Kentucky Down Under to donate proceeds to Australia Zoo

Published: Jan. 7, 2020 at 10:12 AM CST
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Deadly wildfires in Australia continue to burn as the country faces one of the worst wildfire seasons in recent years.

According to

, more than 12.35 million acres of land have burned since the brush fire season started in September 2019.

Officials estimate the fires have killed more than 20 people and destroyed more than 2,000 homes.

It is estimated that nearly 500 million animals have been killed by the fires and nearly 1 billion animals will be impacted.

In South Central Kentucky one local zoo is doing their part to help out.

Kentucky Down Under, an Australia-themed zoo in Horse Cave, is donating 50% of their January proceeds to the Australia Zoo to support their efforts to care for the animals that are suffering from the devastation caused by the fires.

"So Australia Zoo has got a ton of people down there doing all kinds of amazing efforts they are saving animals by the tens of thousands to get them out of the way for the fires, treating them in their hospitals and anything we can do to help we are more than happy to," said Mick McGill, General Manager at Kentucky down under.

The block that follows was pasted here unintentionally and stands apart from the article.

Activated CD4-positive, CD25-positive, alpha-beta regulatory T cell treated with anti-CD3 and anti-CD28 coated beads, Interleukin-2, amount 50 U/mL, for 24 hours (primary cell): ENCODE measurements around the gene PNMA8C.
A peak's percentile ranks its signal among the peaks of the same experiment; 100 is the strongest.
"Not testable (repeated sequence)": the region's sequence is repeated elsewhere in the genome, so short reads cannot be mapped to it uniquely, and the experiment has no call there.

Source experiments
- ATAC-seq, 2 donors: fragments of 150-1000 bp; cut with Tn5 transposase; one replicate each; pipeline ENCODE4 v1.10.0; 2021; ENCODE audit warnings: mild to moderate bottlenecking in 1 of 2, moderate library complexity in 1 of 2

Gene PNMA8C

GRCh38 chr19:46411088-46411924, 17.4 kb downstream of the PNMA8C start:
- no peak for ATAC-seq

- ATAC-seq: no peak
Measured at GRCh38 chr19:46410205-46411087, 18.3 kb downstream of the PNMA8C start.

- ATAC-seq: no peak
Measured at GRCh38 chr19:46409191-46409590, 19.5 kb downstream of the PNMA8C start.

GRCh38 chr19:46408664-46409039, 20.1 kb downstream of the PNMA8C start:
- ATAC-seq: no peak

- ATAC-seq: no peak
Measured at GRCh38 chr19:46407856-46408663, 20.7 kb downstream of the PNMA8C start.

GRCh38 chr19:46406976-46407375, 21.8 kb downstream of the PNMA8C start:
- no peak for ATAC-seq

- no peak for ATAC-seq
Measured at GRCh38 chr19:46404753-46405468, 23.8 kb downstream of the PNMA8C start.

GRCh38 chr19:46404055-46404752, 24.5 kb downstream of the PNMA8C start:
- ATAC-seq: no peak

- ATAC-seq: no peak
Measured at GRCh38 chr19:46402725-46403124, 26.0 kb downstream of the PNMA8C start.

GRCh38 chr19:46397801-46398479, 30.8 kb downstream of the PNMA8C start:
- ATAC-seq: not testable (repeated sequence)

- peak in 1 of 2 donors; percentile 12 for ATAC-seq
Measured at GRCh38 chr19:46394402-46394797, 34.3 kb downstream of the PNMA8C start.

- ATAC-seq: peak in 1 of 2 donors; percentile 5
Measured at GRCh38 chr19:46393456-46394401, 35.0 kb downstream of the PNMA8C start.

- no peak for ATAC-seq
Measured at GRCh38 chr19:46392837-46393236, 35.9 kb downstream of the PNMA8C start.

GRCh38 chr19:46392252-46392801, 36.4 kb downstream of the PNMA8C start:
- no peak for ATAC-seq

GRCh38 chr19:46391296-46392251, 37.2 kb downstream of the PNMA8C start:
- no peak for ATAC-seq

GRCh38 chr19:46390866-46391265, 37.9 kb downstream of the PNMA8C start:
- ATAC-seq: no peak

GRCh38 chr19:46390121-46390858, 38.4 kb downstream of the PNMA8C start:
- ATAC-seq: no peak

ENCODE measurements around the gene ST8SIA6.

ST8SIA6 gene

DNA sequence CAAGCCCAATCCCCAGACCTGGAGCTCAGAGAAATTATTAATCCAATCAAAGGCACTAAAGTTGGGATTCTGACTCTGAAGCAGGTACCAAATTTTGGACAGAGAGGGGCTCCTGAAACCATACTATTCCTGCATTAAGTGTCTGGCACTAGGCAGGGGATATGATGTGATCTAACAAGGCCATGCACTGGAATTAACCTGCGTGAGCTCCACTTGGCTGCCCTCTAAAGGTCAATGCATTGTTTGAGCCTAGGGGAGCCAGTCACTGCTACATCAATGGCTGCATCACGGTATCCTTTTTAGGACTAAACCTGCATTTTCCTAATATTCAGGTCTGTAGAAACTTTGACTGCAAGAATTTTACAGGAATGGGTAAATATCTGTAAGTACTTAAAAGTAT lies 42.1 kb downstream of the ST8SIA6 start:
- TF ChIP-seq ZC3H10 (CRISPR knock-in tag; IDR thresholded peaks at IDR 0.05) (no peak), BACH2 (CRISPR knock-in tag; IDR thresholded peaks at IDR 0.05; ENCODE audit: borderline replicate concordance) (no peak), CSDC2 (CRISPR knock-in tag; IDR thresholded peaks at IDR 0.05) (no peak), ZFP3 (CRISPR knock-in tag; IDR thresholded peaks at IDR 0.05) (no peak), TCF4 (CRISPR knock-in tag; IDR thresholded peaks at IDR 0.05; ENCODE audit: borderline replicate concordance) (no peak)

McGill was born and raised in South Australia. He says he's keeping his phone close waiting for updates from home.

"Looking online and seeing photos of my town, you know, and just the fires that are going through there and it's heartbreaking, it really is," said McGill. "Just complete carnage that's happened through Australia, you know, you are seeing pictures of just million of dead animals, the population count right now of dead animals has actually exceeded 500 million. That's a number I can't even get my head around."

Wildlife experts say the full extent of the damage is still unknown, but some of the millions of animals that have died include koalas, kangaroos, wallabies, and other well-known species of Down Under.

McGill told 13 News the eucalyptus trees in Australia are highly flammable and makes fighting these fires extremely difficult.

"So when these fires start it's not just a fire that you might be able to put out with a few helicopters and call it a day it really is an overly intense heat that has been able to melt the roadways and people are getting hours to get out of the way, the animals are getting no time at all," said McGill.


provides a look at the fire currently burning in Australia.

Kentucky Down Under is open 9 a.m. to 4 p.m. 7 days a week.